Alumni Q&A - Shaan Marne

Master of Management (2019)

Current role/company: 
Graduate Analyst, Risk Advisory, Deloitte Australia

Where in the world are you?

Tell us about your experience since leaving university. How have you come to your current position?

I was fortunate enough to have graduated in December of 2019, and applied for my current role via the graduate program application processes in early 2019 while in my second year at MBS.

Is this the sort of role you always wanted to be in, or were there some twists and turns along the way?

I had always been intrigued by the consulting and business advisory industry. At MBS, I volunteered as a Project Consultant and later Project Manager with the Global Consulting Group, providing pro-bono consulting services to not-for-profit organisations. These experiences really helped me hone my skills and also come to enjoy the process of problem-solving as a team and engaging with clients. 

Furthermore, I credit the Global Business Practicum experience I had with ANZ in Hong Kong with really exposing me to the risk advisory space in particular. The experience, lessons and knowledge gained from that stint really informed my career choices when applying for roles in the year that followed.

How have you adapted during the COVID-19 pandemic, e.g. moving on-line, working from home, etc? Have you learned anything about working flexibly/digitally that you were surprised by?

Like the rest of my graduating class, it is a fair understatement to say that we have embarked on our careers in truly unprecedented fashion, definitely not as we were expecting. Indeed, I have lost track of the number of times the word ‘unprecedented’ has been bandied about on our Zoom calls within my graduate intake at Deloitte.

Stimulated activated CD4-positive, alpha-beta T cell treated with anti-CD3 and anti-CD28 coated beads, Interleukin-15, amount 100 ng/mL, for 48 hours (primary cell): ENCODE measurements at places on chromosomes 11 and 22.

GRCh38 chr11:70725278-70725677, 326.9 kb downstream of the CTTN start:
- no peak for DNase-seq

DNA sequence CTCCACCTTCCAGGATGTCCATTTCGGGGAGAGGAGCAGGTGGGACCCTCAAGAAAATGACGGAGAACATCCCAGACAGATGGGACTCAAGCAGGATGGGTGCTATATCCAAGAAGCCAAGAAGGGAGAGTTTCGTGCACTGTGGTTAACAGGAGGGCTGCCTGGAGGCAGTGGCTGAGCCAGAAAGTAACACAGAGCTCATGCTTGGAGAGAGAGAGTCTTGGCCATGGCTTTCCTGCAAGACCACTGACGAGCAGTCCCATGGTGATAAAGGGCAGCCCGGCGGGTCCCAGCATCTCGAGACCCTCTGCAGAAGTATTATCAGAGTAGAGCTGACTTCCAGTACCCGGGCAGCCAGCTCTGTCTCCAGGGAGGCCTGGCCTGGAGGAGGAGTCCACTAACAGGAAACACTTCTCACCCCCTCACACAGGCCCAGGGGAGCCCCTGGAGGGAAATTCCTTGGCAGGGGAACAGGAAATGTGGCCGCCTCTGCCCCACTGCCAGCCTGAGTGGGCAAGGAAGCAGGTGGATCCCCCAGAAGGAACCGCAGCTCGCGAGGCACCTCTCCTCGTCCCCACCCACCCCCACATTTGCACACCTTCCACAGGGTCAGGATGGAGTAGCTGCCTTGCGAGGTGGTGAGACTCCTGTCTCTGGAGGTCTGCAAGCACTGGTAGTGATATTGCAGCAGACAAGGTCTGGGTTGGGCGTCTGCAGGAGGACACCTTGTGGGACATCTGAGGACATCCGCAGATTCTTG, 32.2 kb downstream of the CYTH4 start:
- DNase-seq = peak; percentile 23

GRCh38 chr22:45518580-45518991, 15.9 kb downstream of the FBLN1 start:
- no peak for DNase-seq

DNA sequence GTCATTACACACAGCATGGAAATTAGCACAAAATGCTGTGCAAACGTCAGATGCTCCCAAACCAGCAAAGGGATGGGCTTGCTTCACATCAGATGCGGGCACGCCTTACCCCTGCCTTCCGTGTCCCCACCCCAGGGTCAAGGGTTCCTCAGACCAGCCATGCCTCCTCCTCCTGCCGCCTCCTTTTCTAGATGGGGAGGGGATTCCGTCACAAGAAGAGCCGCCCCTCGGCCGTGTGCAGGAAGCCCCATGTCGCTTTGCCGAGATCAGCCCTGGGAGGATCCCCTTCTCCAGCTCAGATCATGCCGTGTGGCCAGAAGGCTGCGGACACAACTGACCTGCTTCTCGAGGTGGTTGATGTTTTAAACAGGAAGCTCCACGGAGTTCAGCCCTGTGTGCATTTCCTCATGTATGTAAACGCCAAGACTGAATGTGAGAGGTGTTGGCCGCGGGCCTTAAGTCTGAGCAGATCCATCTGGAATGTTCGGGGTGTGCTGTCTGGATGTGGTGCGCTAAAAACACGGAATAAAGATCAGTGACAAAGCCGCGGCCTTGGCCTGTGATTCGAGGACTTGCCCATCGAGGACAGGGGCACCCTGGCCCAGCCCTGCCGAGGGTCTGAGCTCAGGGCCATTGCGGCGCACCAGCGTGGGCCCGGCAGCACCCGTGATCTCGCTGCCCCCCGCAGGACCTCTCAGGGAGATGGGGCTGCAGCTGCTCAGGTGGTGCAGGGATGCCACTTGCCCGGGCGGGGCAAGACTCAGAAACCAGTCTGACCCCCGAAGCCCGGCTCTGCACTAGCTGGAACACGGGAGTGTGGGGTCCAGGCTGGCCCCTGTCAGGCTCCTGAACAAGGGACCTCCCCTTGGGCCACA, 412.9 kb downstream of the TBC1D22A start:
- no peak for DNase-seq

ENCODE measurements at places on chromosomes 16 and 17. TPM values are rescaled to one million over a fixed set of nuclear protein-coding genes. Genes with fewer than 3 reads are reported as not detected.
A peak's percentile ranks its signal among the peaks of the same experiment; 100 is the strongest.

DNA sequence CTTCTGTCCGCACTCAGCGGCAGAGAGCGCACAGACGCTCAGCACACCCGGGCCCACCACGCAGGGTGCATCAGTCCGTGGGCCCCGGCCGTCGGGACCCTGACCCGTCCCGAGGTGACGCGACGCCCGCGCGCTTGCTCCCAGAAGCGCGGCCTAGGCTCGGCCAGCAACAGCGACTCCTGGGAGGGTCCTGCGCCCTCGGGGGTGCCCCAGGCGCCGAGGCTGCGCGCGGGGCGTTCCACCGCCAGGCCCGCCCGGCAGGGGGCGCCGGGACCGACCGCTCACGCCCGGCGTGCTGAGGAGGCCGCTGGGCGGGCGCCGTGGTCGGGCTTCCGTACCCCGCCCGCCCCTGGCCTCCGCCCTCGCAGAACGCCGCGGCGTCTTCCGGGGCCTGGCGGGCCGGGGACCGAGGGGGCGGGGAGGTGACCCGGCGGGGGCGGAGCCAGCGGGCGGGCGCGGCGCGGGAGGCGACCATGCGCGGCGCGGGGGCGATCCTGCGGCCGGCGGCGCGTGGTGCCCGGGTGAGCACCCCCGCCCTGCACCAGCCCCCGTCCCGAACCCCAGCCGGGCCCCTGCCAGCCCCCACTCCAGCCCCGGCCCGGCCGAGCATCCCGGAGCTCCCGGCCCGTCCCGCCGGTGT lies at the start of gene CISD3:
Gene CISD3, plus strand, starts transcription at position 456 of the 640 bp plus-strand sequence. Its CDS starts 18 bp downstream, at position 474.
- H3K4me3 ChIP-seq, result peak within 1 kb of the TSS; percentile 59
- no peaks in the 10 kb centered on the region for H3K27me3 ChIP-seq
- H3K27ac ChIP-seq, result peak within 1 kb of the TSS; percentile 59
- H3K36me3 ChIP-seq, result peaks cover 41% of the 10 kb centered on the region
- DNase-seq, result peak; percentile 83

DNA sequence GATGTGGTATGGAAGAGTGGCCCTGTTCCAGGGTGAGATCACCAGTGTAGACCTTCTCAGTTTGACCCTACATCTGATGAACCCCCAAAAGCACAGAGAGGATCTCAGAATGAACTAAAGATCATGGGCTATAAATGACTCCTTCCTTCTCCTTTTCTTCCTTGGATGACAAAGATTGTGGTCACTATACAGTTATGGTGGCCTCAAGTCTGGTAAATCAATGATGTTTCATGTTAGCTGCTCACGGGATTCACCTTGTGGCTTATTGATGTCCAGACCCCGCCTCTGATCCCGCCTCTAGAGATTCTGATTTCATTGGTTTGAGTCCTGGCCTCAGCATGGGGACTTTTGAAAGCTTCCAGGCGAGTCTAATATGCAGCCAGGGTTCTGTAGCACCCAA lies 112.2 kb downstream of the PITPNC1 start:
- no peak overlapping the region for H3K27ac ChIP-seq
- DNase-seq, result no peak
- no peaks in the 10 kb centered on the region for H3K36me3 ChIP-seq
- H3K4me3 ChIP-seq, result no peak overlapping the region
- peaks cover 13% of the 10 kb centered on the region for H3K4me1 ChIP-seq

Yet, for many of us who only had two weeks in the office when we commenced our roles, this has very much been the only normal we have known in our careers. This to say, this COVID-19 enforced virtual world of working with others, interacting with clients etc is the only way of working we have experienced, which is quite a fortunate situation to be in given we have not necessarily had to change the way we do things, or adapt, just adopt what was going to be a new working environment for us coming into the firm in either case.

Undoubtedly, as someone who enjoys connecting with others and hearing about their experiences, that is most definitely an element that has proven difficult to replicate virtually, and one that I hope will be easier to engage in moving forward.

Do you have any advice for opportunities to work overseas?

GBP! Honestly, as a student at MBS, that is such an incredible resource to have at our disposal, given it definitely does provide a great level of exposure to working overseas and just a great experience overall given how it is structured. I would encourage anyone on the fence about pursuing it to take the plunge and give it a go.

What is the best way to develop your CV while you’re at university ?

Akin to taking the plunge, really stepping out of your comfort zone and engaging in all there is to offer at university. There is a wealth of experiences available at MBS and more broadly at UniMelb. Find something that resonates with you, possibly incites some hesitation, and go for it. At worst, it will be an experience you learn from, and at best, could be something you really enjoy and turn into a career or life-long passion.

Personally, I got to engage in both personal and professional developmental pursuits while at MBS. From golf, to the Global Consulting Group, GBP, FBE Career Mentoring, MBS Student Ambassador program and the various MBSSA activities, I truly tried to make the most of all the opportunities in front of me and do not regret any of them at all.

What is your top tip for exam preparation?

Prepare in advance! I always enjoyed preparing weekly for each class to be able to really engage with the content and in the in-class discussions, which were indeed some of the most humorous and valuable memories for me. It also meant that when exams came around, I was often on top of all the readings and concepts discussed, and could focus on shoring up gaps in my understanding.

Aside from that, I would encourage everyone to lean on their lecturers and tutors further, either in class or via the consult hours. I often found that a brief one-on-one discussion with a lecturer, with the ability to talk through a concept, was invaluable in developing my understanding of the content beyond doing the reading.

If you’d like to ask Shaan more about his experiences, connect with him on LinkedIn and mention you have read the Q&A.